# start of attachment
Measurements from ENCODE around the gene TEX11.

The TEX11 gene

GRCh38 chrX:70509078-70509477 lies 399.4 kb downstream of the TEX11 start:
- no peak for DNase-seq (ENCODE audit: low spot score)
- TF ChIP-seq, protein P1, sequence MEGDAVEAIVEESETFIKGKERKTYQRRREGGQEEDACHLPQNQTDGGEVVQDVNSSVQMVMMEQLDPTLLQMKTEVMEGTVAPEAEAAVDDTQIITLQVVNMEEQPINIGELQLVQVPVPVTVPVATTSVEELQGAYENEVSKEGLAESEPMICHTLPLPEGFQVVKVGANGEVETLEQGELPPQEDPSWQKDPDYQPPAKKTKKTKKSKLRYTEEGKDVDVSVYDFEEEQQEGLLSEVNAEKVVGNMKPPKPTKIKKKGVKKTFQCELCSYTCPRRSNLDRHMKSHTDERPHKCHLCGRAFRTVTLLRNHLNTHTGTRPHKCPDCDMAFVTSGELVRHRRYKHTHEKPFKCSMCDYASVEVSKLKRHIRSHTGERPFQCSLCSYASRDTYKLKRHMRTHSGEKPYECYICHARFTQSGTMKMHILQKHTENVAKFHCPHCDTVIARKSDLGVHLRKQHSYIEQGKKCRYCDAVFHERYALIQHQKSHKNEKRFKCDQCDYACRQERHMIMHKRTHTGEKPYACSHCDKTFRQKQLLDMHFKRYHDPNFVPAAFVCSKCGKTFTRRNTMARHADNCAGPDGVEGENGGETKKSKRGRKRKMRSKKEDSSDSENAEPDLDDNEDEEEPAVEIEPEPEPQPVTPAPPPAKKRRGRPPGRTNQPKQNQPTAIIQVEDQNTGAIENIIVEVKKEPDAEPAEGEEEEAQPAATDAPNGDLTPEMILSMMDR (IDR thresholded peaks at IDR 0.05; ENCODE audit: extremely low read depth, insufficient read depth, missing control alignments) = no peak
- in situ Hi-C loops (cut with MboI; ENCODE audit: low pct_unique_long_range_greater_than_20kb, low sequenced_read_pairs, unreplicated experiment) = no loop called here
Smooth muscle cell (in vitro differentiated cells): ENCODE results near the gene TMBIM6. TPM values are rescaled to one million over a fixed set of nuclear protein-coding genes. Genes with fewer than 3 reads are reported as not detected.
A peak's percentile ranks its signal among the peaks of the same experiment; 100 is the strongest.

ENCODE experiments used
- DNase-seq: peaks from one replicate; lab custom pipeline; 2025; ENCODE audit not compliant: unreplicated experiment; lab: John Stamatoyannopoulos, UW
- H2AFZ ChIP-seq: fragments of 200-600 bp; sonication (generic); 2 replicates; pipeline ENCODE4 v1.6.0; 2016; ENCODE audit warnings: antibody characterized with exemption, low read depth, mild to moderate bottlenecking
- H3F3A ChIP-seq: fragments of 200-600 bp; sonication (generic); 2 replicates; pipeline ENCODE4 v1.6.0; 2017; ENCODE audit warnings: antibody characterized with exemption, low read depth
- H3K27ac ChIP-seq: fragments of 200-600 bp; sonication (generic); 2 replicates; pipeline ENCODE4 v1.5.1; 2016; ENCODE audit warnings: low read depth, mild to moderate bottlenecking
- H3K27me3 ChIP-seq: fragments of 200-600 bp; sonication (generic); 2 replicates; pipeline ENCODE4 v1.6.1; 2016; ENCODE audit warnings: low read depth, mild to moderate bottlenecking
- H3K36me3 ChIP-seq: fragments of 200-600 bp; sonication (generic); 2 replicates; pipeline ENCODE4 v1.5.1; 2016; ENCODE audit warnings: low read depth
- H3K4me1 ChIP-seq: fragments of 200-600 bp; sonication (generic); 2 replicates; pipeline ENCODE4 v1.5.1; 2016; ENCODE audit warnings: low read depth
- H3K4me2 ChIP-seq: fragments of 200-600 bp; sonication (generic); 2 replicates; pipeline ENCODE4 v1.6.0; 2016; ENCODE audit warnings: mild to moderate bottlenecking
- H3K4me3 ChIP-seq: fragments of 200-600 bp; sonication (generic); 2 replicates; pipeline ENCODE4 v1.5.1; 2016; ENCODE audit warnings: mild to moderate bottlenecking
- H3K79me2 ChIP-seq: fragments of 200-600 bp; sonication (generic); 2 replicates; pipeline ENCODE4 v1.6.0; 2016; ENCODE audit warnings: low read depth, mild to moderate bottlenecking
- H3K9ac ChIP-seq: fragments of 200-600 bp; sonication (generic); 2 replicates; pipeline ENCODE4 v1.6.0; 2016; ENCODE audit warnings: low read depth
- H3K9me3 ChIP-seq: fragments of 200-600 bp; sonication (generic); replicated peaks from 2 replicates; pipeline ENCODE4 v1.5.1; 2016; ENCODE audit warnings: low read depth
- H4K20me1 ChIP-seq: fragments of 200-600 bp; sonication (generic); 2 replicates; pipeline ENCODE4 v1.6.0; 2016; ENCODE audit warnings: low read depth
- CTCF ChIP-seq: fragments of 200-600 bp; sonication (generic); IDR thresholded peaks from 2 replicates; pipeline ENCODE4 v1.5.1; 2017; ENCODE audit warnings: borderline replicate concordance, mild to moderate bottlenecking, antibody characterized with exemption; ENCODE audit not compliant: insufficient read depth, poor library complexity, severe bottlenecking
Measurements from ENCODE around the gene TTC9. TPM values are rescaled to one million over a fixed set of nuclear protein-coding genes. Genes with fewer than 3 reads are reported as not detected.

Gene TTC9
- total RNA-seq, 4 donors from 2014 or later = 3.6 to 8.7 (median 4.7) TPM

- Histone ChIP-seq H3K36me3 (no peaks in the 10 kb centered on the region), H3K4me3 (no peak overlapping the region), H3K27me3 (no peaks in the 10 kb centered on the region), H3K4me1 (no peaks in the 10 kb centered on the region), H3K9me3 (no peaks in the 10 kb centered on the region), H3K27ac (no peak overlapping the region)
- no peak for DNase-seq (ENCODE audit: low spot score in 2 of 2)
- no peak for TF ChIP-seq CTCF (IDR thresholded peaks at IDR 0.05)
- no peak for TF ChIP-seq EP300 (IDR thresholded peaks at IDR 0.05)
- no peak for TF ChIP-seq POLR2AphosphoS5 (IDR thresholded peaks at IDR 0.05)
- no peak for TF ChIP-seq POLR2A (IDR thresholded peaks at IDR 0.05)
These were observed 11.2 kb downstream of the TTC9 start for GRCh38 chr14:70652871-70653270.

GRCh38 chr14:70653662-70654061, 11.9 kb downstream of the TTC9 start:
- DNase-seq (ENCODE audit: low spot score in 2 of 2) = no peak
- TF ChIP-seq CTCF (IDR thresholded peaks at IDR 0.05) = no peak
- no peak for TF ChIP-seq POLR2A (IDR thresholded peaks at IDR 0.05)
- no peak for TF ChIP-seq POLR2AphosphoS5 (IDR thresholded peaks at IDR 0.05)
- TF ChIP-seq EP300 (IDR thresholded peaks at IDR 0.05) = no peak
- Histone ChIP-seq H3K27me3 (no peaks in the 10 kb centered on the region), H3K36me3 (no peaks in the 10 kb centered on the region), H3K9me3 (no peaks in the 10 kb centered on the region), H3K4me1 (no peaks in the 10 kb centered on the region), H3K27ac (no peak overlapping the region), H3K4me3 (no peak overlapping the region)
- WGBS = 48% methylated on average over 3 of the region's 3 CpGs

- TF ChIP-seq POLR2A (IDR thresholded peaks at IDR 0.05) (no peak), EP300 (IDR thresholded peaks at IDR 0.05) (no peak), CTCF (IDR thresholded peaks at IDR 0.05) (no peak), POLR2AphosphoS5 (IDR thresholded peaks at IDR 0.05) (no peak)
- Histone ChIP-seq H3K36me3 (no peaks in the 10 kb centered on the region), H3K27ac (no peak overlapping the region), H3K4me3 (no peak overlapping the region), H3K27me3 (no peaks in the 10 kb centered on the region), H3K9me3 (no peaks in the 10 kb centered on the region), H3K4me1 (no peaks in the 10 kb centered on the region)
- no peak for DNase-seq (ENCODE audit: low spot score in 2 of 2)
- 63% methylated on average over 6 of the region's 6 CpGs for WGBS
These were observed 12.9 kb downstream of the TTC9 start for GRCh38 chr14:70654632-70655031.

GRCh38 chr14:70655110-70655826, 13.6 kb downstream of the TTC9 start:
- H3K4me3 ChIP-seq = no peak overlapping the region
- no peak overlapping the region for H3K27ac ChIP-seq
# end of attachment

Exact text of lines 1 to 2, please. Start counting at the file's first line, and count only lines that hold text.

Measurements from ENCODE around the gene TEX11.

The TEX11 gene